Background & aims: Fish is a rich source of n-3 polyunsaturated fatty acids (PUFAs), such as eicosapentaenoic acid (EPA), docosapentaenoic acid (DPA), and docosahexaenoic acid (DHA). Although consumption of fish and n-3 PUFA has been reported to protect against the development of some types of cancer, little is known about its association with hepatocellular carcinoma (HCC).
Methods: We investigated the association between fish and n-3 PUFA consumption and HCC incidence (n = 398) in a population-based prospective cohort study of 90,296 Japanese subjects (aged, 45-74 y). Hazard ratios and 95% confidence intervals (CIs) for the highest vs the lowest quintile were estimated from multivariable adjusted Cox proportional hazards regression models. We also conducted subanalyses of subjects with known hepatitis B virus (HBV) or hepatitis C virus (HCV) status, and of subjects who were anti-HCV and/or hepatitis B surface antigen positive. All tests of statistical significance were 2-sided.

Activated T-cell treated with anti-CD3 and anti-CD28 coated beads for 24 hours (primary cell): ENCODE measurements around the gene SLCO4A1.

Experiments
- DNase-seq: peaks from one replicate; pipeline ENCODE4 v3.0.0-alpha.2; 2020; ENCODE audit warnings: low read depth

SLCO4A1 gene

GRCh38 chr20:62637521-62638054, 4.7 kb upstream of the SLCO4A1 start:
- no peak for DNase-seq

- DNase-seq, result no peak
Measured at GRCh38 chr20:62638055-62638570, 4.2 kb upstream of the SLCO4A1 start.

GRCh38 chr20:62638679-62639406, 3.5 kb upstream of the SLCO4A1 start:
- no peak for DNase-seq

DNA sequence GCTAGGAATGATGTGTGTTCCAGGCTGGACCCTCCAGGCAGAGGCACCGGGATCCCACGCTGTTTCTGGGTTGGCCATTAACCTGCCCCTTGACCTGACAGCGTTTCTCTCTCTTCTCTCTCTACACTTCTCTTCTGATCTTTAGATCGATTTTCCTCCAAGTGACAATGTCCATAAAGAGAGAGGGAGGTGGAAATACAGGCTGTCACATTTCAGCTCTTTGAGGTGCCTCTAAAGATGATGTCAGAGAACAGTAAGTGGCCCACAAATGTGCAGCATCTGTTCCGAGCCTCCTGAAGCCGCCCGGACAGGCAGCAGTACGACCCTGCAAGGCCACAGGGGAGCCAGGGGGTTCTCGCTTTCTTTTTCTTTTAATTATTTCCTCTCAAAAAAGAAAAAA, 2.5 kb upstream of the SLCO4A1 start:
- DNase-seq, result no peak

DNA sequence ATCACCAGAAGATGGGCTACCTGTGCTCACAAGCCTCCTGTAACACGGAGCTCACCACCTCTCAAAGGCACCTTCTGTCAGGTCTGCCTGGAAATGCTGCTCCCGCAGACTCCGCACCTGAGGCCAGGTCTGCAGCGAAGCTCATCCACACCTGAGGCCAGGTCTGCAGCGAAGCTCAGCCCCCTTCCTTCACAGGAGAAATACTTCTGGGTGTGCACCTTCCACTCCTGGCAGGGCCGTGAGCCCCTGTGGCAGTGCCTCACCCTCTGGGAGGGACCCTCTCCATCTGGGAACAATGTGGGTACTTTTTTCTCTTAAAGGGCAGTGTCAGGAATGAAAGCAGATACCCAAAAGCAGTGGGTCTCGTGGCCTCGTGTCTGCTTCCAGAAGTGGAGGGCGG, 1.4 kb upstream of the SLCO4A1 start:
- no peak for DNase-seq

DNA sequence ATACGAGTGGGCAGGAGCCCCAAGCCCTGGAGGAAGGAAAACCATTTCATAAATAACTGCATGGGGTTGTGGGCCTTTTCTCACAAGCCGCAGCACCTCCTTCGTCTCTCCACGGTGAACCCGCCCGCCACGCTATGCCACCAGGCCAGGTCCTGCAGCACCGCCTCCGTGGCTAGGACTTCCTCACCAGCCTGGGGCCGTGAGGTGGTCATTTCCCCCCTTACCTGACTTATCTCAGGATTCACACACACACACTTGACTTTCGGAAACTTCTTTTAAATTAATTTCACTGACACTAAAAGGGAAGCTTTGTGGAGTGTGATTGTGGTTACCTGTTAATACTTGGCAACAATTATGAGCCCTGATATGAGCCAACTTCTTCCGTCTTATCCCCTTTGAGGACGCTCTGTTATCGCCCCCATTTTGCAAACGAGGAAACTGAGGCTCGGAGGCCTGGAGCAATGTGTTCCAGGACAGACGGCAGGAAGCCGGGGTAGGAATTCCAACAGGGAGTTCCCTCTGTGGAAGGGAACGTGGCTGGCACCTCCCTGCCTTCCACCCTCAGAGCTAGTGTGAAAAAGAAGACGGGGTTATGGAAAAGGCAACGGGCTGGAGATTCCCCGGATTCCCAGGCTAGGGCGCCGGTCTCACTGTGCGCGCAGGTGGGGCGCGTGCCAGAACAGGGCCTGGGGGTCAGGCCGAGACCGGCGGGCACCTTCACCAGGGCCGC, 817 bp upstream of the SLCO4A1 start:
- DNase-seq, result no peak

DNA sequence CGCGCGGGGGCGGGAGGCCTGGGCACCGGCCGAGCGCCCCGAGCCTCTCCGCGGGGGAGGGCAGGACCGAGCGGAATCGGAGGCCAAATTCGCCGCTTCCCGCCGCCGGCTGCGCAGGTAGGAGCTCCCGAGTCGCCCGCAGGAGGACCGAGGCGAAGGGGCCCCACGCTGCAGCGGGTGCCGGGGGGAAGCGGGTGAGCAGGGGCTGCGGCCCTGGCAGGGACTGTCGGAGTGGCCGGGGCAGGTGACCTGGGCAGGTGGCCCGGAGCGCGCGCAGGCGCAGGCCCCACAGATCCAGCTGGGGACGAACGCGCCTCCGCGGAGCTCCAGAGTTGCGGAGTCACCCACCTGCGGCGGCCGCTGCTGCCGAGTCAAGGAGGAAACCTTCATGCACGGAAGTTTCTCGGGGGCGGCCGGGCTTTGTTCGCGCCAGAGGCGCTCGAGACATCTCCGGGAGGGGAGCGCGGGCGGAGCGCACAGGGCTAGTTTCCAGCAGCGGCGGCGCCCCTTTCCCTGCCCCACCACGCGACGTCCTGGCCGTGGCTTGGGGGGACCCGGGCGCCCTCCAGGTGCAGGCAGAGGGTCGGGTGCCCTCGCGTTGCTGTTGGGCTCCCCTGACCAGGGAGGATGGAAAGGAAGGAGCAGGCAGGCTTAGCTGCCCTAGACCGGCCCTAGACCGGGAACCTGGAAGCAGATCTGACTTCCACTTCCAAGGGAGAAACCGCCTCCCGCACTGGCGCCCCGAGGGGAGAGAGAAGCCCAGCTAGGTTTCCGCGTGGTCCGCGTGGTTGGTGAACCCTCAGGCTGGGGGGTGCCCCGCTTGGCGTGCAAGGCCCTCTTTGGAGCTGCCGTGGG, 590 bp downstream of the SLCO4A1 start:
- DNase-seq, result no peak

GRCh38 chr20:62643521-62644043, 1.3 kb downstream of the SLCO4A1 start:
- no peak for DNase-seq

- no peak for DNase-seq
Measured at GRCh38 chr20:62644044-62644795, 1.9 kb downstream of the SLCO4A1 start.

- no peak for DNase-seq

Results: Among all subjects, consumption of n-3 PUFA-rich fish and individual n-3 PUFAs was associated inversely with HCC, in a dose-dependent manner. Hazard ratios for the highest vs lowest quintiles were 0.64 (95% CI, 0.42-0.96) for n-3 PUFA-rich fish, 0.56 (95% CI, 0.36-0.85) for EPA, 0.64 (95% CI, 0.41-0.98) for DPA, and 0.56 (95% CI, 0.35-0.87) for DHA. These inverse associations were similar irrespective of HCV or HBV status.
Conclusions: Consumption of n-3 PUFA-rich fish or n-3 PUFAs, particularly EPA, DPA, and DHA, appears to protect against the development of HCC, even among subjects with HBV and/or HCV infection.
Copyright © 2012 AGA Institute. Published by Elsevier Inc. All rights reserved.